Staunton, March 12 – Tragically, Russian nationalist activists say, the elite in their country “professes Western values and is completely cut off from the people.” To counter that, one of their number argues, will require drawing on the ideas of Lavrenty Beria and promoting a new “synthesis of Orthodox Christianity and Sovietism.”
Speaking at a Duma roundtable on Friday, Vladimir Potikha, a leading anti-abortion campaigner in the Russian Federation argued that the traditional values Russians should be following are codified in the Domostroi, Islamic Shariat law, and even in “the Code of the Builder of Communism” (lenta.ru/articles/2017/03/11/skrepanews/).
According to Potikha, “in the 1930s, the pre-war generation dictated the necessity of banning abortions and homosexuality, as a result of which the authorities went along the correct path and began to strengthen the family and stimulate birthrates,” a positive development in 20th century Russian history.
Now, however, Russian elites are following their Western counterparts toward “the transhumanism of world government.” But he said a return to the values promoted by Stalin’s secret police chief Lavrenty Beriya shows that it is possible to escape from this disastrous course and follow a healthy one “if there is political will.”
“Beriya dreamed about shifting to a five-hour work day as a result of increased labor productivity” and about projects that would “transform nature.” Had his ideas been followed, Potikha says, Russians could have “achieved a comfortable level of life” not only in major cities but in the villages as well.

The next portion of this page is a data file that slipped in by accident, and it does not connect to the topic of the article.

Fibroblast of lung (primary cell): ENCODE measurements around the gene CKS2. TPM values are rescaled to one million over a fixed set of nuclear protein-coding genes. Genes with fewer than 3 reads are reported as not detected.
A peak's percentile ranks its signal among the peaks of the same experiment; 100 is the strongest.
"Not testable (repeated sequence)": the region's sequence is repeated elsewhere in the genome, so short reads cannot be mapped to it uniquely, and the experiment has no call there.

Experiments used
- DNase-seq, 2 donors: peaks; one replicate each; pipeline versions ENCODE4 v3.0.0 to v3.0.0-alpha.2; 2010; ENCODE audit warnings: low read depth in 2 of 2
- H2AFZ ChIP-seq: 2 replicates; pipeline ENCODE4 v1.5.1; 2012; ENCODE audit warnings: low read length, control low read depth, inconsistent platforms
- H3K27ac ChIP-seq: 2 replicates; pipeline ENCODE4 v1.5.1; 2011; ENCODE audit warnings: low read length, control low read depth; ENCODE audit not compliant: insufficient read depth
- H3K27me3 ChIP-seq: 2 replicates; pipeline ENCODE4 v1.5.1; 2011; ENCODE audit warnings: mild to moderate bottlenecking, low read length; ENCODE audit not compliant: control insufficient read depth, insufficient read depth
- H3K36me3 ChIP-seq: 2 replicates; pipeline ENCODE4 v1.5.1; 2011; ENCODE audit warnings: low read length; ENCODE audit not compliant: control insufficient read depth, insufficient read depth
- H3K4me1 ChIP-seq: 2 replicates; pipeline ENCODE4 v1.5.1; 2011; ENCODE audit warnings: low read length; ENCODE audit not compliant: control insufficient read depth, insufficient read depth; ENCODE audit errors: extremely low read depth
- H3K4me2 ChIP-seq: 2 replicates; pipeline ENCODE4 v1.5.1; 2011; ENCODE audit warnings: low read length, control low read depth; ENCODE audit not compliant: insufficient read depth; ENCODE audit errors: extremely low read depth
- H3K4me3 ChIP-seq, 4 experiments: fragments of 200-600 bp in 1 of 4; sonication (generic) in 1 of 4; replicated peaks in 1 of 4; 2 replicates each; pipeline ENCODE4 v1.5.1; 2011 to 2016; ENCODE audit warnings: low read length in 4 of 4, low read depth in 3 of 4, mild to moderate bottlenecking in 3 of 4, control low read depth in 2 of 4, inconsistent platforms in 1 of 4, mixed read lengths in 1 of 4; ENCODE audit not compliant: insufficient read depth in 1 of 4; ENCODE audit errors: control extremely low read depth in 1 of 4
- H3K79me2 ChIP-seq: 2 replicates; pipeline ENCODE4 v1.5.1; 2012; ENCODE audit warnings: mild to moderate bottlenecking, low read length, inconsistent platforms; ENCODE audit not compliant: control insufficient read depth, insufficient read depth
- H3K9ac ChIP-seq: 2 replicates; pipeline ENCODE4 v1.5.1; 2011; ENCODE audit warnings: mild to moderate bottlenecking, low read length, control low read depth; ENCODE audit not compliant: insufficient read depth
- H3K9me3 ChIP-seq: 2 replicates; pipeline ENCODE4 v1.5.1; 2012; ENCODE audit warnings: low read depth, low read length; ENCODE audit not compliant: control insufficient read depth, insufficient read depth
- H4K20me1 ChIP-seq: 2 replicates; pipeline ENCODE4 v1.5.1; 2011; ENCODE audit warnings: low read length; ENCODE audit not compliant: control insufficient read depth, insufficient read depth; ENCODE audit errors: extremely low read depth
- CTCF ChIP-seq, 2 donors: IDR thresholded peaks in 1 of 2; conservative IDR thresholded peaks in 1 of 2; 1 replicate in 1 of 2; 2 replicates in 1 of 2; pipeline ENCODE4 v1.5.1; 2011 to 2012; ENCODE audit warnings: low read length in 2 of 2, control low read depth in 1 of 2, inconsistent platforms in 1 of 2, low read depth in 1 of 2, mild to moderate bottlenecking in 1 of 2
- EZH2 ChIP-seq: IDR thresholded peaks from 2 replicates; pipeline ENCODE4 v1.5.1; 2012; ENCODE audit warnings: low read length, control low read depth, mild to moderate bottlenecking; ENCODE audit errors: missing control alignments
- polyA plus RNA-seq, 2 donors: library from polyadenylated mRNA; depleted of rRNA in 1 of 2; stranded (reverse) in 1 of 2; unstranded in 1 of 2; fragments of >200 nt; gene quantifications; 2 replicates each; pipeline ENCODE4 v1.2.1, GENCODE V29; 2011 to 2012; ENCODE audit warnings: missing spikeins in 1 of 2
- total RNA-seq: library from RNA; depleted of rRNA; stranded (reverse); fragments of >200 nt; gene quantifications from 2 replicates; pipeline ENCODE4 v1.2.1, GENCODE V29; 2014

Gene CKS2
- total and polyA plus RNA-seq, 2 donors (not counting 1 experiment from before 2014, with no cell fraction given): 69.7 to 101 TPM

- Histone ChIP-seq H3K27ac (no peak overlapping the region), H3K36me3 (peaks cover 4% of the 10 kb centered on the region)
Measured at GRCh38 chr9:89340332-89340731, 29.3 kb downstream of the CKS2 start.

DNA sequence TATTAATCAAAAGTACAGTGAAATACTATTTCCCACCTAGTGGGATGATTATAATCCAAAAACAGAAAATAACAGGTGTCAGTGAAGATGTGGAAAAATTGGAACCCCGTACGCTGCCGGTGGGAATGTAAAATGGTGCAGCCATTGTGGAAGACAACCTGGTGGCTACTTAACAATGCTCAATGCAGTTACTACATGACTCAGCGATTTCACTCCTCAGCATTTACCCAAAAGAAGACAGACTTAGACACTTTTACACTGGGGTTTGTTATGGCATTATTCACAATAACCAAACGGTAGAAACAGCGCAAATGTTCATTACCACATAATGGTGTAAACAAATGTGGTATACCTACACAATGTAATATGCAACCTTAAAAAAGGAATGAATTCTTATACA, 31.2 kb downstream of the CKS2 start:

The Orthodox anti-abortion activist insisted that the slogan, “proletarians of all countries, unite!” must be restored in Russia as a necessary step toward promoting “a synthesis of Orthodoxy and the Soviet project [as] the future of Russia.”
Other speakers at the meeting made similar points, albeit in somewhat less flamboyant style. But what is noteworthy is that there is emerging in Russia a sizeable body of opinion that associates traditional values with both the Orthodox Church and the Soviet past at one and the same time and opposes this combination to the supposedly cosmopolitan elites.
To the extent that such feelings spread – and the comments of speakers at Friday’s session suggest that is what is happening – Vladimir Putin’s effort to promote “traditional values” may lead to something he doesn’t want: rising popular anger not just at the West but at Russian elites who share Western values.
On the one hand, the Kremlin leader could use this to tighten the screws on members of the elites who are more interested in the West than he wants them to be. But on the other, Putin may face a situation in which those who accept his notions about traditional Russian values may turn on those elites and even on Putin himself.
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